There are some people who achieve success despite the most unlikely origins, against all odds. Merajur ‘Raj’ Rahman Baruah is one such person. He won the coveted Commonwealth Vision (CV) Award for the year 2006, and a Rajat Kamal in the recently declared National Film Awards for the year 2007 in short filmmaking, making an incredible journey from a small town of North Lakhimpur, Assam to Edinburgh, England and other parts of the world.
The CV Awards, a joint initiative of the Royal Commonwealth Society and Commonwealth Broadcasting Association (CBA), were launched in 2001 by Sir Trevor McDonald and the former Commonwealth Secretary General, Chief Emeka Anyaoku, and are designed to promote excellence in filmmaking across the Commonwealth. The competition is open to filmmakers and producers from all five regions of the Commonwealth, that is, Canada and the Caribbean; Europe and the Mediterranean; Africa, Asia and the Pacific. Every year, filmmakers across the regions are called to submit proposals under a specific theme.
Every year, since its inception, the CV Awards have had specific themes and the theme for the year 2006 was ‘The Commonwealth — respecting difference, promoting understanding.’
Merajur brought laurels to India and Assam for his film Beyond the Zero Line. The award was given away by Prince Edward, the Earl of Wessex, at a gala dinner at the Commonwealth Club in London, in the presence of Commonwealth dignitaries. Beyond the Zero Line essentially brings out the identities of two of the youngest independent nations – India and Pakistan. The narrative delves into the differences and legacy of the brotherhood engaging the official commemoration at the Wagah border. The film highlights the celebration of the ‘Beating the Retreat Ceremony’ as a metaphor, signifying the symbolic interpretation of the notion, respecting difference and promoting understanding, offering Wagah as a symbol of acceptance, reconciliation, healing and a place of healthy exchange for people from across the border.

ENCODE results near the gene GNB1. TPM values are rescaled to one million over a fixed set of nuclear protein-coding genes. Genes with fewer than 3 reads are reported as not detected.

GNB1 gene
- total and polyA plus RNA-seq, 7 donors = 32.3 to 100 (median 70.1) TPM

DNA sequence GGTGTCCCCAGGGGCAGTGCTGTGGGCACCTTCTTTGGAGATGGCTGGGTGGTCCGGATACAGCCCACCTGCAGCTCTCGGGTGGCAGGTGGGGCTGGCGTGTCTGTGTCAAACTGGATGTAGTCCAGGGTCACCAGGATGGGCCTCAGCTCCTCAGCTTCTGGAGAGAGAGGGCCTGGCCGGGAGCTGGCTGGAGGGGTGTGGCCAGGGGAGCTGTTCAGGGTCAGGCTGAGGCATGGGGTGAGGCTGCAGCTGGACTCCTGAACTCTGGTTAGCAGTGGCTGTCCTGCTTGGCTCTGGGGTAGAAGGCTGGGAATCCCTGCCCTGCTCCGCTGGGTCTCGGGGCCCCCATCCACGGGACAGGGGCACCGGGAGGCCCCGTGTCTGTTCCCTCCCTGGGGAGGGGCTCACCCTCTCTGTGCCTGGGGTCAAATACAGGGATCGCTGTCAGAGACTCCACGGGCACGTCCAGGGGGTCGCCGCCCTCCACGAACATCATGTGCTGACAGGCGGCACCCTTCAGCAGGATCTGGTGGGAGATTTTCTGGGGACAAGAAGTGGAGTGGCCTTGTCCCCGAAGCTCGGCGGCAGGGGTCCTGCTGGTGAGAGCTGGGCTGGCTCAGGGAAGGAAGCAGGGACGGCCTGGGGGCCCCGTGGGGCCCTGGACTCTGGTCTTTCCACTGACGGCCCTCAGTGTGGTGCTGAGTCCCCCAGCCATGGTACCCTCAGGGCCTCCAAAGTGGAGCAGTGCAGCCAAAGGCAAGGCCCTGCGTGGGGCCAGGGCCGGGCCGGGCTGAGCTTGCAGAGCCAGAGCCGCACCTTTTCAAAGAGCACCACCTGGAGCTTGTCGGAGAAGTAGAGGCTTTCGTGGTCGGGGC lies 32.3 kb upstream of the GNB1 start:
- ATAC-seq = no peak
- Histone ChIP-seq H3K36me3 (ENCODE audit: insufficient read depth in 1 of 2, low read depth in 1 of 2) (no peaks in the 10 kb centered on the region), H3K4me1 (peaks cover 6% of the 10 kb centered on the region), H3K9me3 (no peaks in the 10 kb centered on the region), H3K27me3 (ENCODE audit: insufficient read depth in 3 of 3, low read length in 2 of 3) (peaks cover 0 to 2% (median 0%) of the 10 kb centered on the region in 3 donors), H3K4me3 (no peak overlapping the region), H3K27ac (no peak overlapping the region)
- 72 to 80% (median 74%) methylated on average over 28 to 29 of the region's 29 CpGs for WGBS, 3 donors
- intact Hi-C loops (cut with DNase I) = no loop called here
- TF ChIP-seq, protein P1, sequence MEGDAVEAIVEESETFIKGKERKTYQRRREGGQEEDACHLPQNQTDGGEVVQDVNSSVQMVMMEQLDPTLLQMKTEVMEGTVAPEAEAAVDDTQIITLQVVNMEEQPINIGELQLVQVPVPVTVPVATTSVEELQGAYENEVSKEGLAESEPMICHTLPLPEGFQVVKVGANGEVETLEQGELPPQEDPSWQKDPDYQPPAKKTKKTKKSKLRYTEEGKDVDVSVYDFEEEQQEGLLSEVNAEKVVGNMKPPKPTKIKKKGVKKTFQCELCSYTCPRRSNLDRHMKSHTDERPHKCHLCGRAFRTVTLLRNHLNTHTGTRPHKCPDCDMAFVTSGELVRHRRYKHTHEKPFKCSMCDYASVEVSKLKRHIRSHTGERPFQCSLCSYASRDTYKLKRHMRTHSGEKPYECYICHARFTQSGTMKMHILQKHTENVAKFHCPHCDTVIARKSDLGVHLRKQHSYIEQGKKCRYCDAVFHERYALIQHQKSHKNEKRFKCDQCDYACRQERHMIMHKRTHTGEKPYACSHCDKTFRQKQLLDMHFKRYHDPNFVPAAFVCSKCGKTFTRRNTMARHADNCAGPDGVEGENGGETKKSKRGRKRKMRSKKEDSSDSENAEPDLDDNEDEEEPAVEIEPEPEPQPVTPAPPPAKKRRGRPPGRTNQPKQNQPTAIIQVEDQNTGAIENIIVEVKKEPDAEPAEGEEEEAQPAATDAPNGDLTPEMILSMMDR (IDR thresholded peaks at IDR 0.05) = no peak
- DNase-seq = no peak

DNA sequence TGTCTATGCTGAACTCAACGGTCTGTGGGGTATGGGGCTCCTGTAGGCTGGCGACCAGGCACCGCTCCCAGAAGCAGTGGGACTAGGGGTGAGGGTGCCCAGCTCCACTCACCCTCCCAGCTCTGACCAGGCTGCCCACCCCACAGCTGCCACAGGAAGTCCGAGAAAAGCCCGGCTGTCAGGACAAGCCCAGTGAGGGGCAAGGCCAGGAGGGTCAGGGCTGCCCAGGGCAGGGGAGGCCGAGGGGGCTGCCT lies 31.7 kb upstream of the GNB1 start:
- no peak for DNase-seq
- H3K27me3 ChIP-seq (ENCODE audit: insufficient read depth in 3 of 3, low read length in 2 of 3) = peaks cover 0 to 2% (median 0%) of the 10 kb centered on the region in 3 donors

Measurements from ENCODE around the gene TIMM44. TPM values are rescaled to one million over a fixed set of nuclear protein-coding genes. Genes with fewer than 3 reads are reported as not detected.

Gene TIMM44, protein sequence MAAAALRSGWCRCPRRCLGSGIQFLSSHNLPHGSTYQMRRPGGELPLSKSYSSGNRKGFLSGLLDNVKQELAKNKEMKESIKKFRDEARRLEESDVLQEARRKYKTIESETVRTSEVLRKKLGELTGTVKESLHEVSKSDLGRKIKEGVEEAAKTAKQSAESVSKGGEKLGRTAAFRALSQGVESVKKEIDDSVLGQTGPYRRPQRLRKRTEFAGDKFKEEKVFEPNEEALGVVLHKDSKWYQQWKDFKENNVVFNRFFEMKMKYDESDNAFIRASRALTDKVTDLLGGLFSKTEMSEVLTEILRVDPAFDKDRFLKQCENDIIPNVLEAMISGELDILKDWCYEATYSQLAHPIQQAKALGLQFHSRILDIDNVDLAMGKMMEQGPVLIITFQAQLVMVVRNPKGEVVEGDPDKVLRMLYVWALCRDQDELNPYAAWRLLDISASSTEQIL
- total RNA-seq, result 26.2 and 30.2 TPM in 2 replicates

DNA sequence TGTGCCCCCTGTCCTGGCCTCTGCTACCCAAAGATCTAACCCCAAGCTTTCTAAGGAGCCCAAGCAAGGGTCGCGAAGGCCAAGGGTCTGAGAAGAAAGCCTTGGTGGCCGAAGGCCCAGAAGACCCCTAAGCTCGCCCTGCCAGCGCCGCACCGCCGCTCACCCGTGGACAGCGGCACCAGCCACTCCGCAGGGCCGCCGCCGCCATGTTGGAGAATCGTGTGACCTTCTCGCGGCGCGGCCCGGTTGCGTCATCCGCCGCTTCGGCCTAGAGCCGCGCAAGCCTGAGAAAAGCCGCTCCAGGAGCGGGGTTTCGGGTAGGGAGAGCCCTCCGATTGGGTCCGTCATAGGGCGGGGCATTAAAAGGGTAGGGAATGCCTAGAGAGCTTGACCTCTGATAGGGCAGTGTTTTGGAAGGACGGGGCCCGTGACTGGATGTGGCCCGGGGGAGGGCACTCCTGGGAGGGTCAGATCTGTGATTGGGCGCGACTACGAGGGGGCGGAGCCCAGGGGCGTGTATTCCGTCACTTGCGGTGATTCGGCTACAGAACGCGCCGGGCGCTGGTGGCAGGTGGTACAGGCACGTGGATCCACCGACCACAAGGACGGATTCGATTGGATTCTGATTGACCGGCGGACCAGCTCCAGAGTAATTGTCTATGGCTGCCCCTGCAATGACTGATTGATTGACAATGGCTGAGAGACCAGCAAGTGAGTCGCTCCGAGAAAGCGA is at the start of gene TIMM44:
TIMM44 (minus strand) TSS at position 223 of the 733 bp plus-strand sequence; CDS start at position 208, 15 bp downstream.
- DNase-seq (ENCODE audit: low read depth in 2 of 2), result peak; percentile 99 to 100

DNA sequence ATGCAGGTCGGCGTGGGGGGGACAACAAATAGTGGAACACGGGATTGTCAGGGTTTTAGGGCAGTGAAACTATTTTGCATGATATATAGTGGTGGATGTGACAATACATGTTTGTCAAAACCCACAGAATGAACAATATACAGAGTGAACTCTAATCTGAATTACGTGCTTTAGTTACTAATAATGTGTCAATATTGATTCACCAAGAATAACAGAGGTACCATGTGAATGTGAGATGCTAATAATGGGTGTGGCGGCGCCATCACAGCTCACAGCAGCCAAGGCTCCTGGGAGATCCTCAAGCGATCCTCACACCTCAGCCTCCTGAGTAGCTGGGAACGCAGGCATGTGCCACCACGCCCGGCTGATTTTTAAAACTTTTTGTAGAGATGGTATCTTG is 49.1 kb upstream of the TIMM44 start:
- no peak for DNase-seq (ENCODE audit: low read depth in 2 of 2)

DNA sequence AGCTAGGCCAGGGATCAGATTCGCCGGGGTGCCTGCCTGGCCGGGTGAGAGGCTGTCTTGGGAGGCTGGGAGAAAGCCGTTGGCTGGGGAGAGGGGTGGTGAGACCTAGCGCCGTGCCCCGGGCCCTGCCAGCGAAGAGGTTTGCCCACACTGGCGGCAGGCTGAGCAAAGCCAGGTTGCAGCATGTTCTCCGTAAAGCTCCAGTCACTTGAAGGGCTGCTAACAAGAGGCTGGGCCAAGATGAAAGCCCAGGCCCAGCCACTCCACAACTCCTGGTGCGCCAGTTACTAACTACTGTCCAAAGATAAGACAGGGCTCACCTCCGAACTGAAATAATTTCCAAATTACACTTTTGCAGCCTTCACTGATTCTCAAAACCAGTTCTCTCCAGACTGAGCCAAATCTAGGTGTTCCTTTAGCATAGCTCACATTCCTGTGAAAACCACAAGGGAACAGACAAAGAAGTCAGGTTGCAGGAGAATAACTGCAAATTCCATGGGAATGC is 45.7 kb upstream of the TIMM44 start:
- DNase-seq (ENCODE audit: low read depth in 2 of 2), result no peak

Born on March 1, 1967 to late Hashibur Rahman Baruah and late Manowara Baruah of North Lakhimpur, Merajur started his schooling at the vernacular primary school near his KB Road home. He completed his school education from Aziz Baruah LP School and North Lakhimpur Academy High School. Before moving to Jamia Milia Islamia, New Delhi. Merajur did his pre-university (now called higher secondary) from North Lakhimpur College. He did his masters in sociology and mass communication at Jamia Millia Islamia, besides a film appreciation course from Pune’s Film and Television Institute of India (FTII).
For the last ten years, he has been involved in making documentaries and television programes in various capacities. He received the best director award for his film Shifting Prophecy at the Hyderabad International film Festival 2008. For this short film, Merajur received the Rajat Kamal for the year 2007. Exploring the emergence of a Muslim women’s movement in Tamil Nadu, the film delves into the leadership of Sharifa Khanam and thousands of other village women in the remote villages, who now believe in freedom, justice, humanity and democratic principles.